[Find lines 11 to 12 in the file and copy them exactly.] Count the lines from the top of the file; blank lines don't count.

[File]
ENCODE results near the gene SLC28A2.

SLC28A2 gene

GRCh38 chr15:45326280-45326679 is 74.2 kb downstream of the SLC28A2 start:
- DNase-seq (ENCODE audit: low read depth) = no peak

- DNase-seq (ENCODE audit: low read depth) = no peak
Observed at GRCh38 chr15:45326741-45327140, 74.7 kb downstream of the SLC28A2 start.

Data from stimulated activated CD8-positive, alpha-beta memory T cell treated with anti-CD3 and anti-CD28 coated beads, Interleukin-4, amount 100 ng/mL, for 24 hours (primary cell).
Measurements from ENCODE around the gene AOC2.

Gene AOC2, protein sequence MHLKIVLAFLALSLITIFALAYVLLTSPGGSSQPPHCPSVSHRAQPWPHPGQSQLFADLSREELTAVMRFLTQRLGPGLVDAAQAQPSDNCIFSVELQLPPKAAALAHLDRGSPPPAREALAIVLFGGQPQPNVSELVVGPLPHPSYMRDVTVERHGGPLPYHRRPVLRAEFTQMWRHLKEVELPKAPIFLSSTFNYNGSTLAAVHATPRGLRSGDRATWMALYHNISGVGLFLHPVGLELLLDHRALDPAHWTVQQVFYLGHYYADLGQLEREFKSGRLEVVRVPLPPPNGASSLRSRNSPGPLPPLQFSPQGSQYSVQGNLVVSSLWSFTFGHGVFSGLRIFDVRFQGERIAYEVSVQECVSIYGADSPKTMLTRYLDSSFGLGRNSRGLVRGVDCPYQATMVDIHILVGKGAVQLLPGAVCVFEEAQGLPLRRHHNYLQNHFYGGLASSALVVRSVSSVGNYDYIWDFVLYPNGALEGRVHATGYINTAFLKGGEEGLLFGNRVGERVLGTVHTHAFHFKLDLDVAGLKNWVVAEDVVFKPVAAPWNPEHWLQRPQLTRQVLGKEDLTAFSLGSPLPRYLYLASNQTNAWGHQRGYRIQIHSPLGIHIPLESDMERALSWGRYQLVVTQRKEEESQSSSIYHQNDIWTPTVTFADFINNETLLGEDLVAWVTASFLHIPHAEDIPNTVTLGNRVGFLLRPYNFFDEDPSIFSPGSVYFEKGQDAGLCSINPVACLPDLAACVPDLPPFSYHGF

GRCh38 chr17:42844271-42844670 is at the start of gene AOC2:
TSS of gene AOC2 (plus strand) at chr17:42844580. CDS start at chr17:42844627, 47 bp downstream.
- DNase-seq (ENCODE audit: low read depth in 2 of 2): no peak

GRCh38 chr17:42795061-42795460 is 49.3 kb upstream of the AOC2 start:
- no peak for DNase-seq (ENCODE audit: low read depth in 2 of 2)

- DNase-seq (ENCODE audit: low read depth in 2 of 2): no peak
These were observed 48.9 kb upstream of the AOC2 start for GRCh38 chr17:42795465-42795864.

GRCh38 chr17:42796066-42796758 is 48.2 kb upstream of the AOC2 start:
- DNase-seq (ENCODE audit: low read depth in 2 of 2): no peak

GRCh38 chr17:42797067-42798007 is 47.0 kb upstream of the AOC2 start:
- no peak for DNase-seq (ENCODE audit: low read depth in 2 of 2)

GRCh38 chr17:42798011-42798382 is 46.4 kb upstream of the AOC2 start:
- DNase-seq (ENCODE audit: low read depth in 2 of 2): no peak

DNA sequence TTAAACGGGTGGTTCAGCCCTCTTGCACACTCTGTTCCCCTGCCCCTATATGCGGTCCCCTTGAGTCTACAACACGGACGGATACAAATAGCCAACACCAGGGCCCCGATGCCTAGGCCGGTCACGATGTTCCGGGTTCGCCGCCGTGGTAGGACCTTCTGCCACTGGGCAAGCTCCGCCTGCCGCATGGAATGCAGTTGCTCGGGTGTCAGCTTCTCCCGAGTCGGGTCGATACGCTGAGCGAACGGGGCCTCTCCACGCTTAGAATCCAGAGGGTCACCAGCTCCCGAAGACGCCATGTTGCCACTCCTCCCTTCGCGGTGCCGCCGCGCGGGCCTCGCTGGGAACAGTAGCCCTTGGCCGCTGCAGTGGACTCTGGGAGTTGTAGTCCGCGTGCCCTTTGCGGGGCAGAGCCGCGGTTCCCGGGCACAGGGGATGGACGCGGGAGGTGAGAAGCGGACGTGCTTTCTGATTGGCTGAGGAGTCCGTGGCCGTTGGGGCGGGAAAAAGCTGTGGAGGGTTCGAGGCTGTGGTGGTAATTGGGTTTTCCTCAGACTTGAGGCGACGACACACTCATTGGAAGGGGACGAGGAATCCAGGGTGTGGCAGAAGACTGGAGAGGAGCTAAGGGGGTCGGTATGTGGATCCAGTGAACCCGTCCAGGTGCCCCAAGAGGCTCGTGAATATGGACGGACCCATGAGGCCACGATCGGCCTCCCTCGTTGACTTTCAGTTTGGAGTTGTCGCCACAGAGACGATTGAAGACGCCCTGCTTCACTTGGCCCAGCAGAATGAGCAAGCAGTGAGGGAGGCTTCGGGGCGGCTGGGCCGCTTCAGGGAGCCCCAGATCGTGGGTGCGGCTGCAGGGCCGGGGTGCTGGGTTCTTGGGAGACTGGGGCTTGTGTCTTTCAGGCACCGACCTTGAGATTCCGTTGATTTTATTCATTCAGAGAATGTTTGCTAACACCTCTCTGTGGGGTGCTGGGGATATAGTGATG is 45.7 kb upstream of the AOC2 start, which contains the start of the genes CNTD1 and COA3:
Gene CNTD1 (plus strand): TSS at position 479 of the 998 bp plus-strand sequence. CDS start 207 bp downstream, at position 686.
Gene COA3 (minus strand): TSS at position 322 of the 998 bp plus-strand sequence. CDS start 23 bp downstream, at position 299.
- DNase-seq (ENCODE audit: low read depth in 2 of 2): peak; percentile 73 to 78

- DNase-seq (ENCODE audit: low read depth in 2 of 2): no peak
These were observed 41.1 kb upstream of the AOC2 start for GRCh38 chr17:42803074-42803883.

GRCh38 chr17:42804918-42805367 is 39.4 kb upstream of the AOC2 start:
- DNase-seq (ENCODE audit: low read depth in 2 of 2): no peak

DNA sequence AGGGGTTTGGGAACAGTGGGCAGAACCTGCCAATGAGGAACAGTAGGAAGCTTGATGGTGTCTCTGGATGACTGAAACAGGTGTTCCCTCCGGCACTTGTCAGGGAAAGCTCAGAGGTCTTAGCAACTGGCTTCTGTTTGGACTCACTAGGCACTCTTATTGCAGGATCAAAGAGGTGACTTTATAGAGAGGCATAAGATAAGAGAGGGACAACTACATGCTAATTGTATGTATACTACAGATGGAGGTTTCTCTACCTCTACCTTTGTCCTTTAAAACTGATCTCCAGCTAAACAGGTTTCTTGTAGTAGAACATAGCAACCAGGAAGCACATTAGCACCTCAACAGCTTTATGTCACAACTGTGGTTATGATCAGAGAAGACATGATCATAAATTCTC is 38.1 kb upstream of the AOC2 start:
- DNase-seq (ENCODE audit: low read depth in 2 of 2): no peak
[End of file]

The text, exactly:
TSS of gene AOC2 (plus strand) at chr17:42844580. CDS start at chr17:42844627, 47 bp downstream.
- DNase-seq (ENCODE audit: low read depth in 2 of 2): no peak